In honor of Indigenous Peoples’ Day, the North Olympic Library System hosts a special program on Monday, Oct. 14, at the Port Angeles Library, 2210 S. Peabody St.
First, the Lower Elwha Klallam Tribe Song and Dance Group will perform in the library beginning at 5:15 p.m. Following the welcome performance, Yolanda Machado — Longhouse Director at Peninsula College and Assistant to the College President on Indigenous Affairs — will speak about her Makah ancestry.
The Lower Elwha Tribe Song and Dance Group is comprised of Lower Elwha Klallam tribal and community members. Funded by a Division of Behavioral Health and Recovery, grant, the group looks to provide positive cultural teachings to youth and opportunities to practice their culture.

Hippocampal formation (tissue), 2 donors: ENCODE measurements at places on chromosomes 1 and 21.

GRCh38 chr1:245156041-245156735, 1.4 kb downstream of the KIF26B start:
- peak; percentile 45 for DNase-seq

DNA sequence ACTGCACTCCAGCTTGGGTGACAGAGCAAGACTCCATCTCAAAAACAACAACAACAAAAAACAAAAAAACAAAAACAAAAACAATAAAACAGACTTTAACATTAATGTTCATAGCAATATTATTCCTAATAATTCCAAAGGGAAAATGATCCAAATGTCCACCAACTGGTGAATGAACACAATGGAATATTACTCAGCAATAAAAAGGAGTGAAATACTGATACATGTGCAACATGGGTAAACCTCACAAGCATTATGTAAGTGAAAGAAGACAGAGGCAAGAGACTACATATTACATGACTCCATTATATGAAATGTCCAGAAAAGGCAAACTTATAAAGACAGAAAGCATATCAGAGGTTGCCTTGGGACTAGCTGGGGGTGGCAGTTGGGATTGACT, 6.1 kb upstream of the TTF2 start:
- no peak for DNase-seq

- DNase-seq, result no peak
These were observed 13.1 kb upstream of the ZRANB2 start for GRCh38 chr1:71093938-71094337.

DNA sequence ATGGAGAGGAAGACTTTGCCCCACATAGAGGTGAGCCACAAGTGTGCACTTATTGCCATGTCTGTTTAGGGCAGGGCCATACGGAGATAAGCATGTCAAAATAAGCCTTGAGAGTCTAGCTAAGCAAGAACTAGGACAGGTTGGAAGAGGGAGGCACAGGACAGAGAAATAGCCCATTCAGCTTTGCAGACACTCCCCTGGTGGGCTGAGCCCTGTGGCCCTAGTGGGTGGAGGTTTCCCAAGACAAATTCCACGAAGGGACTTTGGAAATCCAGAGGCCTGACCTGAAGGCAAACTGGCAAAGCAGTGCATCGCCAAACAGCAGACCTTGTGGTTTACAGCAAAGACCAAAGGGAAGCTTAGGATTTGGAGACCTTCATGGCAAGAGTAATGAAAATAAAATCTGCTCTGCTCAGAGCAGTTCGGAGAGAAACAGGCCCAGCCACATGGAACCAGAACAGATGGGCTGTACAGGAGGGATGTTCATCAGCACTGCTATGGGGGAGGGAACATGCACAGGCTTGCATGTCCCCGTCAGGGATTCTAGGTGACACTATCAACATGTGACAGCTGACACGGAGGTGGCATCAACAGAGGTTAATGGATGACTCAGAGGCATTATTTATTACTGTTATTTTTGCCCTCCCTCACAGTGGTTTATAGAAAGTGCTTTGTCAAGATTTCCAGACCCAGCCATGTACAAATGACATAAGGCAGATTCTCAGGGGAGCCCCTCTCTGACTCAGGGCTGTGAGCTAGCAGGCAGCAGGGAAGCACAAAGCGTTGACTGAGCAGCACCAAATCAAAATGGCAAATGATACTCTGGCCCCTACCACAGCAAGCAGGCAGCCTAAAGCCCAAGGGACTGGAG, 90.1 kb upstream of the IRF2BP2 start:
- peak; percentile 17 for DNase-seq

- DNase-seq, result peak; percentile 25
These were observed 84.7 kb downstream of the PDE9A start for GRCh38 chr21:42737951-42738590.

Machado first created her presentation, “My Makah Ancestry,” out of a need to provide a brief introduction of her native cultural background to her colleagues and students at South Puget Sound Community College. Machado was often asked to speak to college classes about the whaling issue that developed in the late 1990s, concerning the Makah Tribe and their 1855 Whaling Treaty. (The Makah Tribe’s exercise of these Treaty rights resulted in a successful whale hunt in 1999.)
“Many people didn’t even know where the Makah Tribe was located, Machado said.
In 2018, the Port Angeles City Council proclaimed the second Monday in October Indigenous Peoples’ Day. The proclamation’s purpose is to “promote tolerance, understanding and friendship, and to combat prejudice and eliminate discrimination stemming from colonization.”